|This page shows how the solar dinosaur neck and swing are built and
The dino has a neck that pivots where its attached to the body, and bounces up and down on springs. this makes for a somewhat involved pivot joint, as the neck applies a lot of force to the body as you bounce up and down on it.
The neck is a plywood box beam made from 3/4 inch exterior plywood. The neck is put under quite a bit of stress by the swing and pivot, and the box beam provides a very strong structure. Since the neck is curved, the top and bottom of the box beam has to be made in two sections, each covering about half the length of the beam.
As for the other parts, the sketch on the shop floor is transferred to the plywood and then cut out.
The neck box beam is 12 inches wide, and is assembled using the 2X2 cleats to reinforce the joints just like the rest of the joints in the dino box. The side pieces of the neck are doubled with a 2nd piece of 3/4 inch plywood near the pivot area for extra strength.
On the 2nd picture, note that I miscalculated on the pivot location, and had to move and re-drill it during assembly of the neck to the body.
The third picture shows the finished box beam neck. The top and bottom of the box beam are made from 12 inch wide, 3/4 inch plywood. The top of the neck beam is made from 2 pieces of plywood because it curves too much to be made from one. Likewise the bottom is also made from 2 pieces. The sides are attached to the top and bottom via the same kind of 2X2 cleats as were used for the dino body.
Once the box beam is finished and the glue is set, you could hang an SUV off the end of it.
The neck to body joint is probably he most complex element of the dino. If you bounce on the swing at the end of the neck with a couple hundred pounds of force, it causes a forward acting force on the pipe pivot joint about about 1300 lbs -- so pivot area needs to be strong enough to handle this, and the large forward acting load also has to transferred over to the sides of the dino.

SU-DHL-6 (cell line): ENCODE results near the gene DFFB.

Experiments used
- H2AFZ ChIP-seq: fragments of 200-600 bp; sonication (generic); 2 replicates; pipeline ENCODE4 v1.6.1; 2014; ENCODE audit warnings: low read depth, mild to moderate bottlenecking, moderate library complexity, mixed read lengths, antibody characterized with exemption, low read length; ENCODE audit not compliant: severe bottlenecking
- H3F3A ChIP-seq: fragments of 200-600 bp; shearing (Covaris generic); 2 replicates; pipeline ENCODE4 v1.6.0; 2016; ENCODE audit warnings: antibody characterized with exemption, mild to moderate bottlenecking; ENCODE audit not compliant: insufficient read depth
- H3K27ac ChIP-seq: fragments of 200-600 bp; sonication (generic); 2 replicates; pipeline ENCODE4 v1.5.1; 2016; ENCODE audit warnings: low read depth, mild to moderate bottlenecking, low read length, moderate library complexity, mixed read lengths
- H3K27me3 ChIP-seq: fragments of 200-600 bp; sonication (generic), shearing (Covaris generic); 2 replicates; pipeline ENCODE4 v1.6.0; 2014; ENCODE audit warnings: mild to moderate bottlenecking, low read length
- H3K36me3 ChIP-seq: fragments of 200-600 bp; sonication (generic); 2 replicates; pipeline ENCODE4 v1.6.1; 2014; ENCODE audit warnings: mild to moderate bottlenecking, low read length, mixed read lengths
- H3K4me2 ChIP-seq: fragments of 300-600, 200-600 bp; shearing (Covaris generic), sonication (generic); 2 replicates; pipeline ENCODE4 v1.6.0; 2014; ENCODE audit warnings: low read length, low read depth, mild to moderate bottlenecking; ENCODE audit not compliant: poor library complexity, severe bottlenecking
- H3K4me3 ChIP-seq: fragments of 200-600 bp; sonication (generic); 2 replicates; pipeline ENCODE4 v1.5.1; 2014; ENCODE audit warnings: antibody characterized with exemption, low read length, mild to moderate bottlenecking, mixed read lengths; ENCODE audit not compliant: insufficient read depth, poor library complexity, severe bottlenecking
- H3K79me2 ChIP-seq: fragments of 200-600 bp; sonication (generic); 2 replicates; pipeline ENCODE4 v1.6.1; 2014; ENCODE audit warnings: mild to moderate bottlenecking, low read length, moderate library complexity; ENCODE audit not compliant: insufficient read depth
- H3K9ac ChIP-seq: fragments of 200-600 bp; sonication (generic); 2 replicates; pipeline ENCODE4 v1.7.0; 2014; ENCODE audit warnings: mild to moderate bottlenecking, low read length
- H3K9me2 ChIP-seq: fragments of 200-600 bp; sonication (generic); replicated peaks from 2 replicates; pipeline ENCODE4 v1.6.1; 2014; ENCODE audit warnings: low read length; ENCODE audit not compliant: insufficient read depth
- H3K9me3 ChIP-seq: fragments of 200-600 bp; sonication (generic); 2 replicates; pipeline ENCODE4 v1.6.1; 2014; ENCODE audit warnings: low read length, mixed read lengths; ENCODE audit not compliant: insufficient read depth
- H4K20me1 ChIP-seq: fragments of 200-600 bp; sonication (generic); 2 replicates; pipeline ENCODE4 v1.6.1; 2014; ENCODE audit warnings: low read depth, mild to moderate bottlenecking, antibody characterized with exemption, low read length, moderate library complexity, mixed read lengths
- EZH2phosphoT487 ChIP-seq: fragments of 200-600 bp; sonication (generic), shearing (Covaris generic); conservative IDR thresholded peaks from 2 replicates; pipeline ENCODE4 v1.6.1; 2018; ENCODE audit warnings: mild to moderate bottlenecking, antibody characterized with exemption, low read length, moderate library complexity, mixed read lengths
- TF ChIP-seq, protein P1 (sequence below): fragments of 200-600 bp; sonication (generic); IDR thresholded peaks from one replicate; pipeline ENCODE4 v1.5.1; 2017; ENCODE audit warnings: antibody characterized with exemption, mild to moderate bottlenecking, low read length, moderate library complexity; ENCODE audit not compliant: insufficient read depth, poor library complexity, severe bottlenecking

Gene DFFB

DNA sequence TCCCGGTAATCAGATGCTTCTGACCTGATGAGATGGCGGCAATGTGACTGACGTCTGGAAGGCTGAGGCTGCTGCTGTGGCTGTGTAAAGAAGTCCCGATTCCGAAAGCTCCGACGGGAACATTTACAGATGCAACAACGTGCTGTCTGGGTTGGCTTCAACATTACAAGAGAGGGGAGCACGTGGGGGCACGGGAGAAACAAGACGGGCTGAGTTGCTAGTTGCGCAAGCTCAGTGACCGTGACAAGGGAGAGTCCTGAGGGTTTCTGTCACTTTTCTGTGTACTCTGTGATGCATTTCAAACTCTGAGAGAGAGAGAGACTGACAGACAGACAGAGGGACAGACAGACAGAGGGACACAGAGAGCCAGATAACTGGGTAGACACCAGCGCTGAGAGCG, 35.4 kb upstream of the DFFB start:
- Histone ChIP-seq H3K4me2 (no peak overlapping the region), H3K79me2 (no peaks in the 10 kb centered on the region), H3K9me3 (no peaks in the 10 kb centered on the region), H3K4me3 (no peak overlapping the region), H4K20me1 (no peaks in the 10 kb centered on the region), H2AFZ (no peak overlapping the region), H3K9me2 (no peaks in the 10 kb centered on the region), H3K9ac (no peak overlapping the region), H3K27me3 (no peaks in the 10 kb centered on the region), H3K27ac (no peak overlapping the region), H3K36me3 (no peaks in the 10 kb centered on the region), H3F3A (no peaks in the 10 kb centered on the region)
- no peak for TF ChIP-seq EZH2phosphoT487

Likewise, the bottom of the neck applies a 1300 lb aft acting force to the dino body at the bottom of the neck. This force is less of a problem, since it lines up pretty well with the drivers platform floor, which is capable of taking a larger aft force.
On the 2nd picture, note that a pocket is formed between the bottom of the neck and the front wall of the drivers compartment. Rubber balls are placed in the pocket to act as springs to give some bounce to the dino neck when you bounce up and down on the swing.
The 2X8 and the plywood piece that goes just above it are particularly important. Without these pieces, the dino top of the dino neck would apply way to much force to the front wall of the drivers compartment, and would break it. So, don't leave these out, and install them carefully.
In the end, this whole neck joint area turns out to be solid as a rock when built as shown.
One could attach the neck to the body without the pivot joint, and this would make the joint simpler, but you still need the same basic structure to transfer the neck load over to the dino sides.
The swing was bought from the play structure parts area and Home Depot. Its a simple platter that hangs from an eye bolt. I installed a 4X4 across the width of the neck box beam to hold the eyebolt. All of the other parts were included in the swing kit.
Gary September 6, 2009